Butler to the World by Oliver Bullough review – bent Britain at your service

This unmissable history traces Britain’s cynical transition over 70 years from imperial power to kleptocrats’ best friend

To say this unmissable, deeply depressing book – about exactly how Britain pimps itself to the world’s dirtiest money – is timely is to miss author Oliver Bullough’s point. The fact is the stories that he tells, sordid tales of a nation flogging its real estate and its services and its football clubs and its good name to the shadiest and highest bidder, no questions asked, have been hiding in plain sight for decades. It has just seemed in no government’s interest to notice them.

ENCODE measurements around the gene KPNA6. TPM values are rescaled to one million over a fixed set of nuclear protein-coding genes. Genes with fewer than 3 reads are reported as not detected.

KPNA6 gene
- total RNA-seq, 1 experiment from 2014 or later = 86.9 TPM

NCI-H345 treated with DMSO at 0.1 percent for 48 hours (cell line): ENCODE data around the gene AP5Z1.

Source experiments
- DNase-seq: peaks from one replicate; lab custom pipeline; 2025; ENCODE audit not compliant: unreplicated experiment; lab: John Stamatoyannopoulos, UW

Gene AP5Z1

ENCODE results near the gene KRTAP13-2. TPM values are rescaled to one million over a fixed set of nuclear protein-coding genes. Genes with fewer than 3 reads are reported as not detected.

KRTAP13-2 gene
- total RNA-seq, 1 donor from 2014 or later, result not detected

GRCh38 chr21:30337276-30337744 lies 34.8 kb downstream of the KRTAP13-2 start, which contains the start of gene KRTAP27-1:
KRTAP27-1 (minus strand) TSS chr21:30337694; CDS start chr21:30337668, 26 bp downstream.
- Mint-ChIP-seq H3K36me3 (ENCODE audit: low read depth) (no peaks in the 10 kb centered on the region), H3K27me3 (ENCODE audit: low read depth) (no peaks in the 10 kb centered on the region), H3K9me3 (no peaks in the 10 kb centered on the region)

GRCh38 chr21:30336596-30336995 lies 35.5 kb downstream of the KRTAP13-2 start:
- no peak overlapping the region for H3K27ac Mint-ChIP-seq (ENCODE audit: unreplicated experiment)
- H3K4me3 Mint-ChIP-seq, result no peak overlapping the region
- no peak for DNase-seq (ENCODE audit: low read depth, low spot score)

Bullough himself has long been shouting from the bullet-proof penthouses about these tales. Alongside his 2018 book Moneyland – a quest into that Narnia of libel laws and tax havens and old-school-tie discretion that makes London so attractive to extortionists – he organised “kleptocrat tours” of the capital, his equivalent of Hollywood Hills rubber-necking, bus trips around Knightsbridge and Mayfair pointing out the mansions where the cronies of the world’s worst dictators and biggest tax dodgers hide their billions.

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